Teaching economics. New Developments In Economic Education

In 2001 French economics students petitioned their professors for a more realistic and pluralist teaching of economics. Since then, several books have been written on how to teach pluralist economics, including John Groenewegen’s Teaching Pluralism in Economics (Edward Elgar, 2007); Edward Fullbrook’s Pluralist Economics (Zed, 2009) and Jack Reardon’s Handbook of Pluralist Economics Education (Routledge, 2009). A new journal exclusively devoted to discussing how to implement pluralism in the classroom – the International Journal of Pluralism and Economics Education – was founded by Jack Reardon. And several global organizations- the World Economic Association, the Association of Heterodox Economics, besides the International Confederation of Associations for Pluralism in Economics, for example – have emphasized the need for changes in economics curriculum.

Considering this background, this blog welcomes all the attempts that emphasize the need for further changes in teaching economics.  

The 2014 new title New Developments In Economic Education, edited by Franklin G. Mixon and Richard J. Cebula, offers the opportunity of reflecting on strategies for effectively and efficiently teaching economics at both undergraduate and post-graduate levels. Among the suggestions, the reading of the book provides various techniques to retain the interest of students while engaging them to apply both theoretical and methodological tools to a range of real-world problems. The editors aim to gather contributions related to a wide set of insights and ideas for improving the overall quality of economic education to future generations of scholars. Each essay addresses a specific topic in the teaching of economics with discussions in classroom techniques and strategies, from effective classroom demonstrations to the use of literature and film in illustrating economic principles.


1. A Spoonful of Sugar Helps the Medicine Go Down: Why Good Content is Never Enough
Wayne Geerling and G. Dirk Mateer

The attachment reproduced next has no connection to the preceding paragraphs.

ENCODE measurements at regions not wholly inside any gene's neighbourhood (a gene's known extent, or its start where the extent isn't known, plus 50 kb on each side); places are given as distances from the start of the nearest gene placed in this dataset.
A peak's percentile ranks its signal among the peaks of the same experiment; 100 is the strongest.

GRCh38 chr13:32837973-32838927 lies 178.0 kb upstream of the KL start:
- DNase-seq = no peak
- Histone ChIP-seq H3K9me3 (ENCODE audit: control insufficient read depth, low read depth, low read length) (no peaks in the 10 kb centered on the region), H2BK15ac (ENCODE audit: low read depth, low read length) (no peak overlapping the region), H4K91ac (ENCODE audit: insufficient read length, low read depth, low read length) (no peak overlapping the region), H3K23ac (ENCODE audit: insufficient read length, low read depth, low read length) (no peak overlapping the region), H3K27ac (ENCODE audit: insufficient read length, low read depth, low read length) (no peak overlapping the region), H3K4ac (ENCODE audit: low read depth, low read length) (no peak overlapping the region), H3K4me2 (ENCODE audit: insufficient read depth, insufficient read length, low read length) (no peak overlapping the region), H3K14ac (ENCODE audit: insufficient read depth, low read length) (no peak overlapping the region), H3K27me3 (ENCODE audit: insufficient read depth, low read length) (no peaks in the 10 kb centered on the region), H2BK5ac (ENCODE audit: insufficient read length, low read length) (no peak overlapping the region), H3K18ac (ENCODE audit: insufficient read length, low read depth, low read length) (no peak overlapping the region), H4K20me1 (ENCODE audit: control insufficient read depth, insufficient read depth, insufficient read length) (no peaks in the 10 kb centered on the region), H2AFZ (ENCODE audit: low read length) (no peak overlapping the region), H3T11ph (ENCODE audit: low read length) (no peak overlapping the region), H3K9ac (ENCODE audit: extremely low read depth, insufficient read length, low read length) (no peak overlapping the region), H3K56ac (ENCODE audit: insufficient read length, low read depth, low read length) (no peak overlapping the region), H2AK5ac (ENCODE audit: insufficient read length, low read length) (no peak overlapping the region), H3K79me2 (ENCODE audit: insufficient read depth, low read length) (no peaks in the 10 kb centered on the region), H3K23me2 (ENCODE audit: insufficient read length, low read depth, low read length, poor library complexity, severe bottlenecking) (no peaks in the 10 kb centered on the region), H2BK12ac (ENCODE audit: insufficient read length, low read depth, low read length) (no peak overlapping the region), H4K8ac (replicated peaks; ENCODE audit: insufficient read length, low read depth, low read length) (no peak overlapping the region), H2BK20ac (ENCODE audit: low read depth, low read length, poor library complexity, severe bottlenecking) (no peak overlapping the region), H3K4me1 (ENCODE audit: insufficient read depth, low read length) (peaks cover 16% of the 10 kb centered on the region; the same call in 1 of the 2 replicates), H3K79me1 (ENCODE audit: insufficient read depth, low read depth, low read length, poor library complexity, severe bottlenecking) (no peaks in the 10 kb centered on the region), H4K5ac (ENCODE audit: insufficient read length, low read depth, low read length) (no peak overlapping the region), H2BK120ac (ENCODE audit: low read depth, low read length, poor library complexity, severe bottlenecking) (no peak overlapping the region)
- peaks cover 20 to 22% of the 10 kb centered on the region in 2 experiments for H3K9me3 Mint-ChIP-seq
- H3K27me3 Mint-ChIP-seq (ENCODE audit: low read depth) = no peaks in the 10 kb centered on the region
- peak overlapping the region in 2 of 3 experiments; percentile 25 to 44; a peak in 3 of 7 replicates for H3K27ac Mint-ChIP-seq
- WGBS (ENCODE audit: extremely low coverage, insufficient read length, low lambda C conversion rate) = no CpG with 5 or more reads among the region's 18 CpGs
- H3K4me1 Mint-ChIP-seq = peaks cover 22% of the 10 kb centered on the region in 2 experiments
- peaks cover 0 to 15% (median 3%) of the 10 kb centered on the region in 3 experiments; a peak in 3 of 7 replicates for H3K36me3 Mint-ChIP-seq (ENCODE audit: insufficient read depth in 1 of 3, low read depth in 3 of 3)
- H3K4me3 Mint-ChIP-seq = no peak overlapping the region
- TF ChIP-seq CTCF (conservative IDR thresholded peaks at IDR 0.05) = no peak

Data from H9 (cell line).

2. A Classroom Federal Funds Market Experiment
Denise Hazlett

3. An Improved In-Class Bargaining Demonstration
Calvin Blackwell

4. Bo Knows Property Rights and Futures Markets:
Economics in Trading Places
Michael R. Hammock and Art Carden

5. Crony Capitalism in The Gilded Age by Twain and Dudley and its Relevance for Today
Michelle Albert Vachris

6. Including Short Stories in Economics Courses
Philip J. Ruder

7. Some Brief Syllabus Advice for the Young Economist
Emily Chamlee-Wright and Joshua C. Hall

8. Using Literature to Teach the Economics of the Soviet-Type and Centrally-Planned Economies
Zenon X. Zygmont

9. Not So Bleak House: Business and Entrepreneurship in Dickens
Sarah E. Skwire

10. Beyond the Can Opener: A Top Ten List of Economics Humor
Yoram Bauman

11. Can’t See the Tacking for the Trees? Try a Coasian Solution
Scott A Beaulier, Franklin G. Mixon, Jr. and Richard J. Cebula

12. Teaching the Economics of Income Tax Evasion
Richard J. Cebula and Maggie Foley

13. The Black Market and the Silver Screen: Economics in The Third Man
Michael R. Hammock and Art Carden

14. Assessing the Economic and Financial Knowledge of Adults
Kenneth C. Rebeck and William B. Walstad

15. Success in the Economics Major: Is it Path Dependent?
Carlos J. Asarta, Roger B. Butters and Andrew Perumal

16. Economic Literacy and Policy Perceptions during the Financial Crisis
Paul W. Grimes, Kevin E. Rogers and William D. Bosshardt

17. The Effects of Legalized Cheating in the Economics Classroom
Joel M. Potter and John L. Scott

18. Instructor Attractiveness and Institutional Choice in Economics: A Decomposition Approach.

Trellis G. Green, Franklin G. Mixon, Jr. and Len J. Treviño

19. Do Clickers Enhance Student Performance in Economics?.

Joel M. Potter and John L. Scott

Source: https://www.e-elgar.com/bookentry_main.lasso?id=15538&sub_values=

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